CAA OKs new course, tables online course policy change

Marita+Gronnvoll%2C+council+on+academic+affairs+chair+and+communication+studies+professor%2C+addresses+CAA+during+its+Thursday+meeting.+CAA+voted+to+approve+a+new+history+capstone+worth+one+credit+and+to+table+an+online+course+policy+revision.
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CAA OKs new course, tables online course policy change

Marita Gronnvoll, council on academic affairs chair and communication studies professor, addresses CAA during its Thursday meeting. CAA voted to approve a new history capstone worth one credit and to table an online course policy revision.

Marita Gronnvoll, council on academic affairs chair and communication studies professor, addresses CAA during its Thursday meeting. CAA voted to approve a new history capstone worth one credit and to table an online course policy revision.

Logan Raschke | The Daily Eastern News

Marita Gronnvoll, council on academic affairs chair and communication studies professor, addresses CAA during its Thursday meeting. CAA voted to approve a new history capstone worth one credit and to table an online course policy revision.

Logan Raschke | The Daily Eastern News

Logan Raschke | The Daily Eastern News

Marita Gronnvoll, council on academic affairs chair and communication studies professor, addresses CAA during its Thursday meeting. CAA voted to approve a new history capstone worth one credit and to table an online course policy revision.

Logan Raschke, Managing Editor

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The Council on Academic Affairs voted Thursday to approve HIS 4377: Professional Development Capstone for Departmental Honors Students as a new course and table an online course policy revision.

The history capstone is taken by all history majors excluding honors students because they are in a different program. The rationale for having the new course was to give honors students the professional developments elements that history students get in the history capstone.

The proposed online course policy revision would require all professors who would teach online courses to submit proof of them completing online course development training activity before the online class would start, according to the proposal.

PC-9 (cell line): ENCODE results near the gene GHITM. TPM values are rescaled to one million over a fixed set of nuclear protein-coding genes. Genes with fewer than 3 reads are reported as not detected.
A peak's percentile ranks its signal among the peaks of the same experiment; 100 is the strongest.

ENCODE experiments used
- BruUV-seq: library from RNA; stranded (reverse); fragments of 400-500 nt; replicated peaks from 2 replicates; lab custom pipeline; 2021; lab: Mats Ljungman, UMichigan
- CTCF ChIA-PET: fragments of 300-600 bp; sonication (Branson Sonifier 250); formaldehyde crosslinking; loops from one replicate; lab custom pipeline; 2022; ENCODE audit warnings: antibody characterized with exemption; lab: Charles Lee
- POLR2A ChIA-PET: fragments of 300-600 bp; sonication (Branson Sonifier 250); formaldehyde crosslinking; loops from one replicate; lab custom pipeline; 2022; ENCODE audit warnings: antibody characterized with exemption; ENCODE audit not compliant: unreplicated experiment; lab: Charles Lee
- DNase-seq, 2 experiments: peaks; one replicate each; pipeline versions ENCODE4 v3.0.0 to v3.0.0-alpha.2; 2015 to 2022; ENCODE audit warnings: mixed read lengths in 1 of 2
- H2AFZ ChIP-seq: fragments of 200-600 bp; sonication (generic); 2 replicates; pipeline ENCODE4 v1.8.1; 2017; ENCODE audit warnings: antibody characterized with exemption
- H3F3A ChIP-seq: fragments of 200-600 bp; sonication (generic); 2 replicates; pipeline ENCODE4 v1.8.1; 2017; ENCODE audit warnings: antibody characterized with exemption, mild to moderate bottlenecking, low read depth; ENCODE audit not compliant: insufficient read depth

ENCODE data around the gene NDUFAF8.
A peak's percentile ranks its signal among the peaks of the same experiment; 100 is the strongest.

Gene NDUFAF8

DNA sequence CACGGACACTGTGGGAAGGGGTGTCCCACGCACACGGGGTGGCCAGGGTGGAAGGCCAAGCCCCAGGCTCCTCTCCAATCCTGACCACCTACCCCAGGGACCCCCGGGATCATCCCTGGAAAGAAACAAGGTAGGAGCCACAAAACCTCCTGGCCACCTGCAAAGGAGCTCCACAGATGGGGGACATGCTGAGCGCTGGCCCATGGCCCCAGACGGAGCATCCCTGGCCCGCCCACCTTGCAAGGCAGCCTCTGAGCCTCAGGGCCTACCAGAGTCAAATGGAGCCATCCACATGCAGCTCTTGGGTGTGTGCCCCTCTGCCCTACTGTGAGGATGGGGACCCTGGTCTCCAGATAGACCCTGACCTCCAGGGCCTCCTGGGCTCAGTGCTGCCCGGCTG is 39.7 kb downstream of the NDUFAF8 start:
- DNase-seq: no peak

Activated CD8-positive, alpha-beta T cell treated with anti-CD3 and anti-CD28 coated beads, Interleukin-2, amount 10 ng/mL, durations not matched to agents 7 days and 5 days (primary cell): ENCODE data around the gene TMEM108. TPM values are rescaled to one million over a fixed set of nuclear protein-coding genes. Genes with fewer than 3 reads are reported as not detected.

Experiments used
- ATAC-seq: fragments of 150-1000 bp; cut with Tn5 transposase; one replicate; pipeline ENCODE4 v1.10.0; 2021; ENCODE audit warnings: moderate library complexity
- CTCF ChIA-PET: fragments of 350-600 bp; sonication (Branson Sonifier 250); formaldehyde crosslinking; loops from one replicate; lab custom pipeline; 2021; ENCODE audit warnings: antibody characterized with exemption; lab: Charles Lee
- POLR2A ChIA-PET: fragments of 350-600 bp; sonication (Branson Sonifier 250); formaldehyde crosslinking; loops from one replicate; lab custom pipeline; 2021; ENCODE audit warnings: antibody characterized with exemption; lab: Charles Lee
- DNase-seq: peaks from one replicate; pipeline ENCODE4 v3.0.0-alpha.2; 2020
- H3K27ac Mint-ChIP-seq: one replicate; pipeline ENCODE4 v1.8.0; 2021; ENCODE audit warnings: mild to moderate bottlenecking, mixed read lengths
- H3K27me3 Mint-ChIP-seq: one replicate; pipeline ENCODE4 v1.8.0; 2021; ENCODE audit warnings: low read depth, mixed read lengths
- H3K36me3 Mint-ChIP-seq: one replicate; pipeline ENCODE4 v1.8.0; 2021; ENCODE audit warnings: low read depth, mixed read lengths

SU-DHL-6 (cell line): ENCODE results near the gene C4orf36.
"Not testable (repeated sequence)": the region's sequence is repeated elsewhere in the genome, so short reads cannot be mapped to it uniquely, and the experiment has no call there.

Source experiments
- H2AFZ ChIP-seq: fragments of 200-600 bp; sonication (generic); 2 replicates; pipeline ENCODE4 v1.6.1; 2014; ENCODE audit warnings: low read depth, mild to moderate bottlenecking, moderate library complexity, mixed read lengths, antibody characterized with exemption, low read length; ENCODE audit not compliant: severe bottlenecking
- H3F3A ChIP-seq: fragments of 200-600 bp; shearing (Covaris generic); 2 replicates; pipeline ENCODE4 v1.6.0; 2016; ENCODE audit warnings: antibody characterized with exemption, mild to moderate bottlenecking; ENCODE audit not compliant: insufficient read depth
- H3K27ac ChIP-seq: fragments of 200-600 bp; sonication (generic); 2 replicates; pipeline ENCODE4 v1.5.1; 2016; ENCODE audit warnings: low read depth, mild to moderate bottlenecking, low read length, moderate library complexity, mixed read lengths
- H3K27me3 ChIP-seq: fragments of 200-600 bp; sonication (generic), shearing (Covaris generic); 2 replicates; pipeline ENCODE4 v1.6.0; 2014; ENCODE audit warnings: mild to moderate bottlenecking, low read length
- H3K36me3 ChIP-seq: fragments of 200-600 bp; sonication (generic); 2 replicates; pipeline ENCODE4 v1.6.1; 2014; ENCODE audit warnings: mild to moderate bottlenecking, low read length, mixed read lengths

All proposed online courses that included “online” as a mode of delivery would need to ensure student learning by answering questions. Additionally, all online classes at or above the 5000 level or between 4750 to 4999 that keep the course content and learning objectives the same would need to get sent to CAA and the Council on Graduate Studies.

Jason Hood, assistant vice president of academic affairs, said the rationale for the proposal would be to get qualified professors to teach online courses without having to take the training.

“The intent is not to say that no (professor) ever has to do it,” Hood said. “The intent is to say that if in fact the chair and the dean believe that particular individual has the experience to teach an online course without going through our current requirements, then they should have the ability to say that’s OK.”

Claudia Janssen Danyi, vice chair and public relations professor, said a provision in the contract that professors who want to teach online classes for the first time must sign governs what happens.

Billy Hung, councilmember and biology professor, said he was concerned about the potential conflict in language between the contract and the proposal.

“In that language, as I remember, we make no distinction in the amount of prior experience in teaching,” he said. “The language seems to be in conflict with the CBA language in some specific cases. I think this language as it is written without exceptions or clarifications is problematic.”

Marita Gronnvoll, chair and communication studies professor, said the provost’s office will likely revisit the policy, work to make language more specific and receive feedback from CAA on how to do that most effectively.

CAA also mentioned the Oct. 26, 1978 CAA minutes which indicated that “a minor in other than teacher certification programs may be obtained by successfully completing a minimum of 18 semester hours, of which at least six hours are in courses numbered 3000 or above.” The noted exception is intended for business majors.

Gronnvoll said even though CAA minutes indicated that the minimum credit hours for minors would need to be 18 back in 1978, CAA approved two minors last year: social media engagement (16 credit hours) and meeting and event management (15 credit hours). She said no further action would be taken for those two minors CAA already approved last year.

Gronnvoll said the question is whether that statement should be made a formal policy.

She said she will update the CAA handbook, and including a formal policy requiring an 18-credit-hour minimum for minors would make sense.

CAA also discussed a proposed bylaw change regarding the Open Meetings Act.

Danyi said the council’s recommendation to adjust the bylaws in order to remain transparent and “act in the spirit of the Open Meetings Act” was the idea behind the discussion item.

Gronnvoll said the issue was that CAA was not compliant with the Open Meetings Act because agendas must be published physically, but CAA only does this electronically.

Additionally, the Open Meetings Act prohibits adding items to agendas and voting on them at the same meeting, but CAA has done that as well, she said.

“Our bylaws give us that provision, but open meetings does not,” Gronnvoll said. “So when we make this change to our bylaws, our bylaws will be consistent because they’re not right now. So we’ll still operate in the spirit of open meetings, but now at least we’ll be doing what our bylaws say we’re going to be doing.”

The proposed bylaw change Gronnvoll addressed was a discussion item, and no action was taken.

 

Logan Raschke can be reached at 581-2812 or at [email protected].